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28. There was a flood, a thunderstorm, and a double rainbow. We had tanks to clean. It was good.

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29. This kegwasher. The first piece of Third Window Brewing equipment. It belonged to Stone, Stone sold it to the Bruery, The Bruery sold it to Cismontaine, Cismontaine sold it to Third Window. Third Window fixed it (the second time for Tyler,) – and looked pretty damn sexy doing it. It runs.

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30. This is Daniel. Daniel is a local artist that builds furniture in an old greenhouse on one of the last pieces of untouched coast line in Goleta. He delivers his amazing tables in an old German Firetruck. He built Third Window.

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31. We sampled the crush of malt from our mill, found it a bit too course, and adjusted it accordingly. Step 17.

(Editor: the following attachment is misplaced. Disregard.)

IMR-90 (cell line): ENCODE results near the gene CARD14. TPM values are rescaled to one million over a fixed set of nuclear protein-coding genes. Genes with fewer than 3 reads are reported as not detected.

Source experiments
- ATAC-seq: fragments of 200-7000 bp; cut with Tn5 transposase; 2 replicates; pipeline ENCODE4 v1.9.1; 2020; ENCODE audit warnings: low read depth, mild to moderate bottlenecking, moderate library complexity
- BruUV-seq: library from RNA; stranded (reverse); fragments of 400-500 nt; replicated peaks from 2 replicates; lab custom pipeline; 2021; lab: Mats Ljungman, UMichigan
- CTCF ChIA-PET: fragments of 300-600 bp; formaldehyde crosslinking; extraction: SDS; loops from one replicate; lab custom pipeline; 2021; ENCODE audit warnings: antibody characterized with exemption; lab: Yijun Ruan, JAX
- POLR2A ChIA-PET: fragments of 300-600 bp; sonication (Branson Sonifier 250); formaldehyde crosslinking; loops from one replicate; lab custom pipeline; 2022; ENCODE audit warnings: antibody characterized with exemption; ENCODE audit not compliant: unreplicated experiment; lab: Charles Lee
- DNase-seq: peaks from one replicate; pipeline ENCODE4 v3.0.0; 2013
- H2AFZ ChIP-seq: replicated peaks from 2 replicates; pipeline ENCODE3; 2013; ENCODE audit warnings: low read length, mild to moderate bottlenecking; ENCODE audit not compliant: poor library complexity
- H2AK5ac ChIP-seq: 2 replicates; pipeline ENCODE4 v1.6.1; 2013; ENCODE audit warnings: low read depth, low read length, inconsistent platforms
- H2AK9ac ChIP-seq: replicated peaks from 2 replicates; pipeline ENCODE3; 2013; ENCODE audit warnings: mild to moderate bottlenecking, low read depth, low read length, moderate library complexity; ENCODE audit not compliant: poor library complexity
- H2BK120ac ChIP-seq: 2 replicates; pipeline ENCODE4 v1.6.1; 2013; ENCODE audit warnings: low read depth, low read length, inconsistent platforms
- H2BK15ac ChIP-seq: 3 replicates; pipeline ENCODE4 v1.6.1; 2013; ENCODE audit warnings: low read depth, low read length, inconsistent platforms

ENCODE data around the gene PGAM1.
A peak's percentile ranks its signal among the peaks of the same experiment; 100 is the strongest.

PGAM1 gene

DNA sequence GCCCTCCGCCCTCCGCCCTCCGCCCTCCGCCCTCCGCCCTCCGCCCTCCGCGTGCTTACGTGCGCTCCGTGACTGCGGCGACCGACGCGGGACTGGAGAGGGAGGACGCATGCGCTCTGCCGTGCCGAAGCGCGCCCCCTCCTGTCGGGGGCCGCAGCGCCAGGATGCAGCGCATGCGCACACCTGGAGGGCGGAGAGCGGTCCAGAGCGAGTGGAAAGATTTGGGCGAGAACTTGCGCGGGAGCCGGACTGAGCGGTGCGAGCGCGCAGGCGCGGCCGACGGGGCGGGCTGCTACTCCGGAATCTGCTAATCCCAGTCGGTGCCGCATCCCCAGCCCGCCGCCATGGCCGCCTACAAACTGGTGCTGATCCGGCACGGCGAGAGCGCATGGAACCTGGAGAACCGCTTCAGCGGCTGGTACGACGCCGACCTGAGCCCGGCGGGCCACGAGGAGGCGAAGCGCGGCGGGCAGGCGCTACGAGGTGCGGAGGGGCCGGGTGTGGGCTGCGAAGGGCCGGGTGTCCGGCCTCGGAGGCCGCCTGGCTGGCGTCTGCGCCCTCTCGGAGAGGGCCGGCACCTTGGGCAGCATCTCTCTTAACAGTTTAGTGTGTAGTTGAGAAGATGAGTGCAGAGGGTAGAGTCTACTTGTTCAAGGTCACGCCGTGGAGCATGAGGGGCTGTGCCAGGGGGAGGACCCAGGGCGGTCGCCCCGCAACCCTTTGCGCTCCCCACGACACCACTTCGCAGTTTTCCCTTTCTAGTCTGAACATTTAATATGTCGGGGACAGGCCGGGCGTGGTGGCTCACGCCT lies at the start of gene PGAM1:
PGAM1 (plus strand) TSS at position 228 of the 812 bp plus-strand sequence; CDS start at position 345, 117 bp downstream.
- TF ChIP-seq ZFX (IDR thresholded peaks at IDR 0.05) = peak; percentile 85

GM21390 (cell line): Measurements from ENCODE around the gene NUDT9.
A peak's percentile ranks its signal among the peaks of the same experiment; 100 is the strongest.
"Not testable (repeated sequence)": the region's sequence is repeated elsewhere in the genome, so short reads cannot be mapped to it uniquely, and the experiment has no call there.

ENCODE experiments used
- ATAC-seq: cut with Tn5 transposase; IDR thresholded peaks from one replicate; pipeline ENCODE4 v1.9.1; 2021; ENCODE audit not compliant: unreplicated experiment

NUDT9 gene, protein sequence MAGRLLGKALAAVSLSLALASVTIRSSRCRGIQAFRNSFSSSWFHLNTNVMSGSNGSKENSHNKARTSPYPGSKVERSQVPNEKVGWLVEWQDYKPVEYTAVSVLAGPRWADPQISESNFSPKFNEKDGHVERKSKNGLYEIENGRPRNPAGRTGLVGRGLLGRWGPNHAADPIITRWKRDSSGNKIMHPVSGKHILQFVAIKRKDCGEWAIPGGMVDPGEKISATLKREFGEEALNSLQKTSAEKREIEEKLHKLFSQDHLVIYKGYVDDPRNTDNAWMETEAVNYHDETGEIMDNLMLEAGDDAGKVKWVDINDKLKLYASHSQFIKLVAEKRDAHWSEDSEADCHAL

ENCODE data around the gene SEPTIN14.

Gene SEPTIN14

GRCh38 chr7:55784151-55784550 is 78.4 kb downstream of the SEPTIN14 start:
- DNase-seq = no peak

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So that’s building a brewery. It starts with seemingly endless construction. Construction that lasts so long you forget the creation of beer happens at its conclusion. Then, the beer returns, bit by bit, and the construction cedes to the job of constantly improving beer.

2 bits of news: We will be blogging more frequently as it was determined that a construction angst blog would be far less interesting than a blog about the journey toward amazing beer.

We’re happy to announce the royal and ancient returns to her work next week. On to perpetuity. Beer.

We’re off.